On checking his rear-view mirror, Zane might find his back seat now occupied by Liberian child soldiers, their eyes glassy with drugs, their small hands grasping hand-me-down Russian assault rifles approximately four sizes too large. A West African horizon might replace outer Mississauga's industrial wasteland, under the same dissipating sun. A dead man, installing himself uninvited in the passenger seat, might speak. Panic rushes in, sweat popping from cold pores, the sour taste of bile and adrenalin, pain in the guts. --from Combat Camera
Combat Camera by A. J. Somerset is that very rare thing, a really superbly realized Canadian novel. It concerns Lucas Zane, a celebrated photographer who has burned out emotionally after covering battles in most of the wars of the late twentieth century. He has come to the end in Toronto, drunk, hallucinatory, all ambition fled. He earns the rent by taking photographs for Richard Barker, an impresario of shoestring-budget pornographic movies. On the set he meets “Melissa” and the novel explores their involvement.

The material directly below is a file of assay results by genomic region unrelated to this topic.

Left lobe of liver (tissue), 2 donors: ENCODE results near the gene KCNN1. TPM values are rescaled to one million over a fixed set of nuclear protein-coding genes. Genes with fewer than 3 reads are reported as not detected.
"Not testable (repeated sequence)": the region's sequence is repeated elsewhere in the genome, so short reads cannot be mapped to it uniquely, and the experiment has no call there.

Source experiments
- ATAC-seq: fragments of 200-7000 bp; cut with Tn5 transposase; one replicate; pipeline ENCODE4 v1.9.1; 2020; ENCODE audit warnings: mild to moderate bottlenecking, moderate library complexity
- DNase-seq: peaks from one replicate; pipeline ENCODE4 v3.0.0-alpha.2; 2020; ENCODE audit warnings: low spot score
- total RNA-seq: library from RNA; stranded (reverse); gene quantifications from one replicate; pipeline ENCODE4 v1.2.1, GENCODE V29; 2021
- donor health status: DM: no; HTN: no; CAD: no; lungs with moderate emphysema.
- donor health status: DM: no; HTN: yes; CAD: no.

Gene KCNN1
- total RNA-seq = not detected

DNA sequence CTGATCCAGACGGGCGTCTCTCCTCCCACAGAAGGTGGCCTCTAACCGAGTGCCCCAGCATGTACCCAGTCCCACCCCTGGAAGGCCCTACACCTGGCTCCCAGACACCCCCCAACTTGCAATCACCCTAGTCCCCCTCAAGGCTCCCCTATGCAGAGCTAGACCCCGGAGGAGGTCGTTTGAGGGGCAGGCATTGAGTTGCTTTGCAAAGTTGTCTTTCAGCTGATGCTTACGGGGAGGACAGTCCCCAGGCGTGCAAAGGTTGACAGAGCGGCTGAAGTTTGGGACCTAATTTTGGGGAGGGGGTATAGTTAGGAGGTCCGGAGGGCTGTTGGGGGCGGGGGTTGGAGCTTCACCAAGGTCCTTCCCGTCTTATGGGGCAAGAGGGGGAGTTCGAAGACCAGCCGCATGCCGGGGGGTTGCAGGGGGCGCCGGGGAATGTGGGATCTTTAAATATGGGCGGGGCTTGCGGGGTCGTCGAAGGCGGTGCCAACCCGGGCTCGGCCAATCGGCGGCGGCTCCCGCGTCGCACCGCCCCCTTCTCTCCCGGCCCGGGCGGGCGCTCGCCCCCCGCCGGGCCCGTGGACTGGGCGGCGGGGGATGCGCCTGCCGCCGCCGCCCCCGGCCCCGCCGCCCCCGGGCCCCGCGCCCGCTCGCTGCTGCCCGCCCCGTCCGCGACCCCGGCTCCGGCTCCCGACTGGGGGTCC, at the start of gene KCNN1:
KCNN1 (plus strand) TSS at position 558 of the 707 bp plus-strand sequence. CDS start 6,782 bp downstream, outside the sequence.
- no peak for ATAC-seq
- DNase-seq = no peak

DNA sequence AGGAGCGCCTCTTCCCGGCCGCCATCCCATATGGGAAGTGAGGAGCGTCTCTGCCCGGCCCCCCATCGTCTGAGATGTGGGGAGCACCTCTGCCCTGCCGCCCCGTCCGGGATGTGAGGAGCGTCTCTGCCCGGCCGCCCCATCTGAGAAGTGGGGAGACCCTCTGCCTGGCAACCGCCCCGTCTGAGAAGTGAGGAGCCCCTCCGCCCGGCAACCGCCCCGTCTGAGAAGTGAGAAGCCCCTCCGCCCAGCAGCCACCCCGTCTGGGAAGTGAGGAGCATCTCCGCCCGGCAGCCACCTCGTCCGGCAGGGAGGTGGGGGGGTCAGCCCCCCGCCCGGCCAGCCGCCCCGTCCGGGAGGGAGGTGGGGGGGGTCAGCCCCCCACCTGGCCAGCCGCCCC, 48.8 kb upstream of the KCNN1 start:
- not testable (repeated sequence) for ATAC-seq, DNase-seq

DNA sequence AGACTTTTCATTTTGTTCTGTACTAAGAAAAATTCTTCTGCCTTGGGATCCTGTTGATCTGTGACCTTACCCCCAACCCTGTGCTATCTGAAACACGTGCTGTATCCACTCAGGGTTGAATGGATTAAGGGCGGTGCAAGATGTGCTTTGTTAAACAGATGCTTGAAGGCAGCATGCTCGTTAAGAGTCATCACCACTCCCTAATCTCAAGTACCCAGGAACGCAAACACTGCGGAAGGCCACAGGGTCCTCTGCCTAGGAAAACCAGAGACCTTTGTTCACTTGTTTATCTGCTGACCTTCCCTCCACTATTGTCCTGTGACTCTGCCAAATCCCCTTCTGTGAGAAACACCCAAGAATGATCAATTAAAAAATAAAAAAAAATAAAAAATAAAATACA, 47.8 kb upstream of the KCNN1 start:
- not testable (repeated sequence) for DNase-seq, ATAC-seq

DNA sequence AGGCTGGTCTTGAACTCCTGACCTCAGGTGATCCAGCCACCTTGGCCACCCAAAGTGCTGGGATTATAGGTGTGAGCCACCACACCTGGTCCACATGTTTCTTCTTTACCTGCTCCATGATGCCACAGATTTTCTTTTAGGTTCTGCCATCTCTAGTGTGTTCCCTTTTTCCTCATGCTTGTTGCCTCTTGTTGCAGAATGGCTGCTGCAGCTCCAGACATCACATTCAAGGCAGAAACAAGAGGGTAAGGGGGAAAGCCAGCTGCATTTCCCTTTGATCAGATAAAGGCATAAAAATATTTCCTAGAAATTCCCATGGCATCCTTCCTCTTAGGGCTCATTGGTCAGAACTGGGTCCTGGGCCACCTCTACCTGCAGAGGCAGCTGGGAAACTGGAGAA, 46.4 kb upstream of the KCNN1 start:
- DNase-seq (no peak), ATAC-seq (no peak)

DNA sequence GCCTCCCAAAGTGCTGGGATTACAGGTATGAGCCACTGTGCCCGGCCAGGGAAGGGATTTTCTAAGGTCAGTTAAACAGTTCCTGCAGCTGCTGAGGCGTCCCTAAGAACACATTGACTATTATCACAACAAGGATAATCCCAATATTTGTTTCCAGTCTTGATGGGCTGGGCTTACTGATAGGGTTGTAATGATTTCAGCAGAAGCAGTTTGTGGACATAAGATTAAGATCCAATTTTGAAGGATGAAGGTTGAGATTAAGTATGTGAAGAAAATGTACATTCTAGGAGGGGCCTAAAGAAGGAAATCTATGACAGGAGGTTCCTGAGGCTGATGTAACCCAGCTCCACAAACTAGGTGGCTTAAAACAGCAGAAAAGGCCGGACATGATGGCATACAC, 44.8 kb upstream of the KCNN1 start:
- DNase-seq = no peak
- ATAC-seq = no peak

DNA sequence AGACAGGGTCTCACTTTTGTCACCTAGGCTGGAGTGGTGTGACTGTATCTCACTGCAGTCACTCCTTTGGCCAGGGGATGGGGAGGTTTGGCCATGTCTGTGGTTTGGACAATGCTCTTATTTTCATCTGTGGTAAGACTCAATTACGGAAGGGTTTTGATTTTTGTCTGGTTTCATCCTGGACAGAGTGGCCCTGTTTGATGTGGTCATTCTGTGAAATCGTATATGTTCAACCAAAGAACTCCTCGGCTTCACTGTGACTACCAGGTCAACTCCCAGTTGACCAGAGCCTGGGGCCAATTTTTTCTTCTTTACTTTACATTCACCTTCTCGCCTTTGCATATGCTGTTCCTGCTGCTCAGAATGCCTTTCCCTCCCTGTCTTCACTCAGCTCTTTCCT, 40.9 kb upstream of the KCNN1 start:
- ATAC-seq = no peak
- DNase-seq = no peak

After a horrific assault, Zane tries to rescue Melissa and bring her back home to Vancouver, while trying to mount a comeback by constructing a photo-essay about "Melissa's" life. Zane's reflections on camera angles, available light, film stock and shutter speeds - all the by-now obsolete technology of his years of fame - form a hymn to the beauty of art. Though Zane himself would deny that.
But the power of the book lies in its voice, a voice that is restless, ceaseless, meandering, tragic, sometimes very funny, a mind and a voice maintain an almost hypnotic grip on the reader.